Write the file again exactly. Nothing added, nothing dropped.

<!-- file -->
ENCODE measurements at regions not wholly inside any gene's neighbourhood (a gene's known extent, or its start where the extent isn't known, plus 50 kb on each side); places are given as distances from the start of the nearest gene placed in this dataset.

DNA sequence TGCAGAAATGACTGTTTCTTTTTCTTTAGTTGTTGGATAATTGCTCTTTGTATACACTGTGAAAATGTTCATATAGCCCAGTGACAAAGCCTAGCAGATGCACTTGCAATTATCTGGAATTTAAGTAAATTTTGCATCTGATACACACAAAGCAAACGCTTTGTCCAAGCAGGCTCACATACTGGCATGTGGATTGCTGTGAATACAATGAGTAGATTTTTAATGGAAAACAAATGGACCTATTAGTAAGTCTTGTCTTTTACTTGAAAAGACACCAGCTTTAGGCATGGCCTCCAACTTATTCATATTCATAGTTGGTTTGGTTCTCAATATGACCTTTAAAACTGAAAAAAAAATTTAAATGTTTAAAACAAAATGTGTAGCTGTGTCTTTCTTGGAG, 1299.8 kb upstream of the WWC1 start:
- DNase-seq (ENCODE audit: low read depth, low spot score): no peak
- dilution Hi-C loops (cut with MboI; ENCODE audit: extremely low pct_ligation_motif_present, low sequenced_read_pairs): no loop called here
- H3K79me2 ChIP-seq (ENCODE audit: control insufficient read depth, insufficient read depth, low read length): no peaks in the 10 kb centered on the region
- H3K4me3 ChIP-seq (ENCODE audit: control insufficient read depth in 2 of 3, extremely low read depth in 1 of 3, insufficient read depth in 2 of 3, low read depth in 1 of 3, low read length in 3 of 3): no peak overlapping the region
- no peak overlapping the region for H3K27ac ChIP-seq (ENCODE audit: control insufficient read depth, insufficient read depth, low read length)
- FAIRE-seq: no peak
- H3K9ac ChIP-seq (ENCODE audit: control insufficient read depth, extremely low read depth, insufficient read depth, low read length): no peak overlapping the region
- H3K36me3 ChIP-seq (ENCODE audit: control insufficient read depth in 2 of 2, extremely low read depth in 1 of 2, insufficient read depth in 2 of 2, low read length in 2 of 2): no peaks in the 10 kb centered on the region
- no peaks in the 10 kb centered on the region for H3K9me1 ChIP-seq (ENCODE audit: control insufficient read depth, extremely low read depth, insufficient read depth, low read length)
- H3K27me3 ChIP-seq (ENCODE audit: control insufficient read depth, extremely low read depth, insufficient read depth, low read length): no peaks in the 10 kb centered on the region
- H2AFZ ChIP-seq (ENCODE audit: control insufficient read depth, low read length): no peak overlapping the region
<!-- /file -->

ENCODE measurements at regions not wholly inside any gene's neighbourhood (a gene's known extent, or its start where the extent isn't known, plus 50 kb on each side); places are given as distances from the start of the nearest gene placed in this dataset.

DNA sequence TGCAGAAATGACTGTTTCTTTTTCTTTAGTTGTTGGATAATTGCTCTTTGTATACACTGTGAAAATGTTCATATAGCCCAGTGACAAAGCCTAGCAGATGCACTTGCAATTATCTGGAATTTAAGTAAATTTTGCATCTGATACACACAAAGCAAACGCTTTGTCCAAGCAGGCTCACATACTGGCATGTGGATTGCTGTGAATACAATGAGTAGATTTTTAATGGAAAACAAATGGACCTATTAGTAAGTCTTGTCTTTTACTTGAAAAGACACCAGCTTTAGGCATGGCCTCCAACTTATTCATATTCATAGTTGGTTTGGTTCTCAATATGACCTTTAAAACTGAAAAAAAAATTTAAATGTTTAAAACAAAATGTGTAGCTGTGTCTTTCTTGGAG, 1299.8 kb upstream of the WWC1 start:
- DNase-seq (ENCODE audit: low read depth, low spot score): no peak
- dilution Hi-C loops (cut with MboI; ENCODE audit: extremely low pct_ligation_motif_present, low sequenced_read_pairs): no loop called here
- H3K79me2 ChIP-seq (ENCODE audit: control insufficient read depth, insufficient read depth, low read length): no peaks in the 10 kb centered on the region
- H3K4me3 ChIP-seq (ENCODE audit: control insufficient read depth in 2 of 3, extremely low read depth in 1 of 3, insufficient read depth in 2 of 3, low read depth in 1 of 3, low read length in 3 of 3): no peak overlapping the region
- no peak overlapping the region for H3K27ac ChIP-seq (ENCODE audit: control insufficient read depth, insufficient read depth, low read length)
- FAIRE-seq: no peak
- H3K9ac ChIP-seq (ENCODE audit: control insufficient read depth, extremely low read depth, insufficient read depth, low read length): no peak overlapping the region
- H3K36me3 ChIP-seq (ENCODE audit: control insufficient read depth in 2 of 2, extremely low read depth in 1 of 2, insufficient read depth in 2 of 2, low read length in 2 of 2): no peaks in the 10 kb centered on the region
- no peaks in the 10 kb centered on the region for H3K9me1 ChIP-seq (ENCODE audit: control insufficient read depth, extremely low read depth, insufficient read depth, low read length)
- H3K27me3 ChIP-seq (ENCODE audit: control insufficient read depth, extremely low read depth, insufficient read depth, low read length): no peaks in the 10 kb centered on the region
- H2AFZ ChIP-seq (ENCODE audit: control insufficient read depth, low read length): no peak overlapping the region